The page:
11.03.2023 0

Biden Plans to Vastly Expand “Refugee” Applicants to Circumvent Border Crisis, Ignoring Public Opinion

By Manzanita Miller

While there is a dearth of data showing the border crisis is costing Biden heavily in polls, Biden’s plan to dramatically expand immigration and resettle record-breaking numbers of individuals from Latin America through the refugee program is wildly out of step with public opinion.  

Not only have the massive spikes in illegal border crossings strained border patrol resources and posed threats to national security, but the Biden Administration’s response is to vastly expand the number of individuals entering the U.S. under the refugee program.

According to CBS News, the Biden Administration plans to “resettle” as many as 125,000 refugees in the year ahead, with almost 50,000 coming from Latin America alone. This number represents the highest refugee resettlement target since the early 1990’s and is not remotely in-line with public preferences.

Biden’s refugee resettlement plan is a reversal of Trump-era efforts to scale down the number of refugees entering the country, largely due to strains on U.S. resources and national security concerns. However, Biden has flipped that script and is well on the way to expanding the U.S. refugee program to unprecedented levels despite public resistance.  

In Trump’s last year in office, a little over 10,000 individuals were admitted using refugee status, but Biden more than doubled that number by 2022. By the end of FY 2023 the Biden Administration will resettle as many as 60,000 individuals and will likely fully reach its target of 125,000 individuals in FY 2024.  

The problem with this lofty resettlement agenda, aside from concerns over proper vetting of individuals and strains on U.S. resources, is the majority of Americans do not want immigration or refugee programs expanded.

October polling from YouGov shows Americans are deeply concerned about the toll illegal immigration is taking on the country, and broadly reject the idea of expanding the refugee program.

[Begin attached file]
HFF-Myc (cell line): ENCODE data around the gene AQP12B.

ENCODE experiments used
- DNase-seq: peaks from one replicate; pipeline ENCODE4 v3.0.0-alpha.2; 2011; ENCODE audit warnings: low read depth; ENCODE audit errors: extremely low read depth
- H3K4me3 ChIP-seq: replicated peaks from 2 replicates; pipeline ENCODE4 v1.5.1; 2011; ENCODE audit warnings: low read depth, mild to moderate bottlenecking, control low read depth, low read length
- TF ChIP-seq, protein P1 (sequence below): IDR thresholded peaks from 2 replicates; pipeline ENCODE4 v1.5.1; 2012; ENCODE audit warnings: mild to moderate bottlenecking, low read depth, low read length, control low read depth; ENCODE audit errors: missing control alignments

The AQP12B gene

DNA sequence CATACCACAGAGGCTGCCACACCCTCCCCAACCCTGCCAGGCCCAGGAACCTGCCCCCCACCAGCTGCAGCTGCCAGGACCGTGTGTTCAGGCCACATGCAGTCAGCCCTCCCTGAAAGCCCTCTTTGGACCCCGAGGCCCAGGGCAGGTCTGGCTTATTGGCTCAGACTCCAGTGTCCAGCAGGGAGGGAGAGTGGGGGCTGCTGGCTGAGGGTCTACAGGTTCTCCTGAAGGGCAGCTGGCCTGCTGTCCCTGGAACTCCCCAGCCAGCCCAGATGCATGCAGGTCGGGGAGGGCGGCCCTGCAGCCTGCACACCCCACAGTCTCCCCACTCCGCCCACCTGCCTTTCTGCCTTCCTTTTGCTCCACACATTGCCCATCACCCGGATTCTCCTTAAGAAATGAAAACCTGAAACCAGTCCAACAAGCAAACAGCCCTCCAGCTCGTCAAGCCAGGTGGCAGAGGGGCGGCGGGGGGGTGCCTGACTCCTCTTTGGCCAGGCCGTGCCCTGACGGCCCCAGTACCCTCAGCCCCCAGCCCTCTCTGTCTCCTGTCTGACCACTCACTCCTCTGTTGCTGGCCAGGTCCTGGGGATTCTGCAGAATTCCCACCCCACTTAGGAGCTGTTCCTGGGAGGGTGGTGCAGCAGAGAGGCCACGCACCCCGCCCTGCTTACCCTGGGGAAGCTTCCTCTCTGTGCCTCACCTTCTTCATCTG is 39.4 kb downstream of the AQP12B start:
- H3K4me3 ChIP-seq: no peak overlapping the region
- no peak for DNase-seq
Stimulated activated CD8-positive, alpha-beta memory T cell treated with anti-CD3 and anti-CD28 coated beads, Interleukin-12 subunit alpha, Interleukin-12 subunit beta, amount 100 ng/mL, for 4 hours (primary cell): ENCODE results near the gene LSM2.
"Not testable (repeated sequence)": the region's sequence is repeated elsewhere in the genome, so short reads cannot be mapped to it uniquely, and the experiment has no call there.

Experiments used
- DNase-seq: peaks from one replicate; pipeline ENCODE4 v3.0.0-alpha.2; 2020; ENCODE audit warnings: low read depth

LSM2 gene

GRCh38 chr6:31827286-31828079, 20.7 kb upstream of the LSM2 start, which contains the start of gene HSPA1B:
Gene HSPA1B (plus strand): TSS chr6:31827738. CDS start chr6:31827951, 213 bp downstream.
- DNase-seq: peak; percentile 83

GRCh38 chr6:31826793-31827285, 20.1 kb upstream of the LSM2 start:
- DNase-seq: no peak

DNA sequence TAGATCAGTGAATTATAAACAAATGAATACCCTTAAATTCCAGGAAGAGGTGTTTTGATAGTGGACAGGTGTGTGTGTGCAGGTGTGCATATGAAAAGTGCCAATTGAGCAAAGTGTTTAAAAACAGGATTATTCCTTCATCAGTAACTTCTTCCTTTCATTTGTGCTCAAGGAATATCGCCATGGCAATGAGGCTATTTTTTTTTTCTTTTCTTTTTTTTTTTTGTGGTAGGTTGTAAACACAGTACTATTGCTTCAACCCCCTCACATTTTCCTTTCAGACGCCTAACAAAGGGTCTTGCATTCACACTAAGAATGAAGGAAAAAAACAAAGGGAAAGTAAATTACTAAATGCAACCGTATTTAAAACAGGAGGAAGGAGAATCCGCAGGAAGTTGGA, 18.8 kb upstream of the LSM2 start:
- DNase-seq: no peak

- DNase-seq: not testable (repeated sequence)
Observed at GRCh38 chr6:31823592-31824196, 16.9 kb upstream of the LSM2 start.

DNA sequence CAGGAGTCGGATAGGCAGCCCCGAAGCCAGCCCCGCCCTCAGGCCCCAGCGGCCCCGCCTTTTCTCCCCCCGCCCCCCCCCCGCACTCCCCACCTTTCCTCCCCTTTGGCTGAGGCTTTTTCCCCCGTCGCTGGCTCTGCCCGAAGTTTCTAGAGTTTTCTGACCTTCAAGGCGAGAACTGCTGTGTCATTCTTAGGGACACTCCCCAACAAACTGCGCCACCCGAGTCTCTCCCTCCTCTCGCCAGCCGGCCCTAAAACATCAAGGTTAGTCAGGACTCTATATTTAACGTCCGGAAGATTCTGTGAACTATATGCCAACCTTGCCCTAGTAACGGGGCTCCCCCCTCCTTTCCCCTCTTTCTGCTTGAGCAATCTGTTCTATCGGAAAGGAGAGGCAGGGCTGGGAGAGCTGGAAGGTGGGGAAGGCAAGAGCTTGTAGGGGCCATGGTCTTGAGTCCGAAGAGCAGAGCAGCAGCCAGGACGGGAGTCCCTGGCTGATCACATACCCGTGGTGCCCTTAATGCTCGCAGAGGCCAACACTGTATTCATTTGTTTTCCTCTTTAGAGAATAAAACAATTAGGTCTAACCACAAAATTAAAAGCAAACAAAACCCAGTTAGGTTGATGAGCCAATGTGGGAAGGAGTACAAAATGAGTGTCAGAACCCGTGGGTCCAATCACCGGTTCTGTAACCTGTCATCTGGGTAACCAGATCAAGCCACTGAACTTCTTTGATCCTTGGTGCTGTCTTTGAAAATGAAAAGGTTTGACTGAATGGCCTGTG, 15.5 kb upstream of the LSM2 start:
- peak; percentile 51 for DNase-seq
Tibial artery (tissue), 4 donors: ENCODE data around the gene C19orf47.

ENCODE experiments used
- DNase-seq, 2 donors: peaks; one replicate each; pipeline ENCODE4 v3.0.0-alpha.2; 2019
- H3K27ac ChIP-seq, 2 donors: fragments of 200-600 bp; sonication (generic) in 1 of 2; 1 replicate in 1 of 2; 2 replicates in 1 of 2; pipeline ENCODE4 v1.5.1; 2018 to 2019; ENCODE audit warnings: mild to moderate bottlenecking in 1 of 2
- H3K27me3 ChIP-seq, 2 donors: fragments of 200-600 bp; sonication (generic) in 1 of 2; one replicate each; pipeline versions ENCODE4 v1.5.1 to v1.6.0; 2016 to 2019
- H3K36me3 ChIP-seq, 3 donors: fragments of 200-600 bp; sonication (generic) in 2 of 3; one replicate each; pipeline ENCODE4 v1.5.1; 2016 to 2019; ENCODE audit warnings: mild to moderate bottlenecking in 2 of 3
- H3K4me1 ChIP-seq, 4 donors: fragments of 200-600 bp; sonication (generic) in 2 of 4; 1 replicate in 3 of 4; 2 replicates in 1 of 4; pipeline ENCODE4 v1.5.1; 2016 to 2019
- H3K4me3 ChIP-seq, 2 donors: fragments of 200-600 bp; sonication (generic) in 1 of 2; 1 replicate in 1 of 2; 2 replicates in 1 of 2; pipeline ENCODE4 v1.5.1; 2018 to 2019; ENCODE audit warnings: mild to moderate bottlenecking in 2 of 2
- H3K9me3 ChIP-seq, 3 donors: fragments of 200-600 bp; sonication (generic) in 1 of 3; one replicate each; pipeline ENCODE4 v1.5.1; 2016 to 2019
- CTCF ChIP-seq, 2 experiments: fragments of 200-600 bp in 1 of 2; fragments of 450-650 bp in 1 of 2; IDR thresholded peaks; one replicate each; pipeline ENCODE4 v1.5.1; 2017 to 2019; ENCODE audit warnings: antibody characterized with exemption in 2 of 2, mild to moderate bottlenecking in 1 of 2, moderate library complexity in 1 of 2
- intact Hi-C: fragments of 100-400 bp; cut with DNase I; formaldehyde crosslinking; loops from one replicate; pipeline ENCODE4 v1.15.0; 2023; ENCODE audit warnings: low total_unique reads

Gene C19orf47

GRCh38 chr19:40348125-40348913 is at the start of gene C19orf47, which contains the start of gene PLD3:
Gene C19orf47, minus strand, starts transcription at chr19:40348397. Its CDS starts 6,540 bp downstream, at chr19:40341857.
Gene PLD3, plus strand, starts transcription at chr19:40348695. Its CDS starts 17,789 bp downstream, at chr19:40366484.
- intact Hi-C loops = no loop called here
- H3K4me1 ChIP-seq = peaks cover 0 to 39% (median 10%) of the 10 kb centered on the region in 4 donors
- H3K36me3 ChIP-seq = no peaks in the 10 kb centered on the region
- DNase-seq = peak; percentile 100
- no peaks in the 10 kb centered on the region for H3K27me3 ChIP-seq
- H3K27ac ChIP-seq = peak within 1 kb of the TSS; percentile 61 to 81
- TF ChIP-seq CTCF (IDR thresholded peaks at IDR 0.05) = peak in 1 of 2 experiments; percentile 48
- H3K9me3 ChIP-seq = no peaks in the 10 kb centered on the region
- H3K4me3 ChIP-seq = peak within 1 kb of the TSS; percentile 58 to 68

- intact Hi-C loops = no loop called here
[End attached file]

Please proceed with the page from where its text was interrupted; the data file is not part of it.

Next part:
The poll asks Americans directly whether the United States should or should not accept refugees from Syria, Gaza, El Salvador, and Ukraine, and Americans strongly oppose accepting refugees from all countries except Ukraine.

Americans don’t believe the U.S. should accept refugees from El Salvador by a fifteen-percentage point margin, 45% to 30%, even though El Salvador is one of the regions the Biden Administration is greatly expanding entry from.

Americans don’t believe the U.S. should accept refugees from Syria by a fourteen-percentage point margin, 46% to 32%, and Americans reject the idea of accepting refugees from Gaza by a thirteen-percentage point margin, 46% to 33%. Americans are more open to accepting individuals from Ukraine and do so by a seventeen-percentage point margin, 50% to 33%.

According to the poll, only around a third of Americans (34%) say immigration makes the United States better off, and support for expanding the refugee program is even lower. Just 29% of Americans say refugees improve the U.S. compared to 39% who say they do not, a ten-percentage point difference.  

There are strong partisan differences, with Republicans saying 64% to 12% refugees make the U.S. worse, while Democrats say 45% to 17%, refugees make the U.S. better. Independents side with Republicans, saying 36% to 28% that refugees do not improve the U.S.

Notably, even on the matter of legal immigration Americans are becoming weary. Just 32% of the country wants to increase legal immigration, while the majority (57%) want numbers reduced or kept the same. Even among Democrats support for increasing legal immigration is at just 40%.

These numbers come on top of polling from Reuters/ Ipsos that showed Americans say 48% to 37% that immigration is contributing to increased difficulties for native-born Americans.

Concerns about elevated crime and a slew of drugs and other smuggled items streaming over the southern border are major drivers behind this shift in sentiment on immigration. Strains on U.S. resources are also a concern.

According to Gallup, the share of Americans who say immigration is a good thing has dropped precipitously by nine percentage points in three years since Biden took office, from 77% in 2020 to 68% today.

Americans are increasingly skeptical of immigration and have deep concerns about President Biden’s attempt to expand the U.S. refugee program. With public opinion favoring a more controlled approach to immigration and asylum seekers, a law-and-order candidate like former President Trump running on tighter border security and increased scrutiny of refugee applicants could be increasingly appealing to Republicans and swing voters.

Manzanita Miller is an associate analyst at Americans for Limited Government Foundation.

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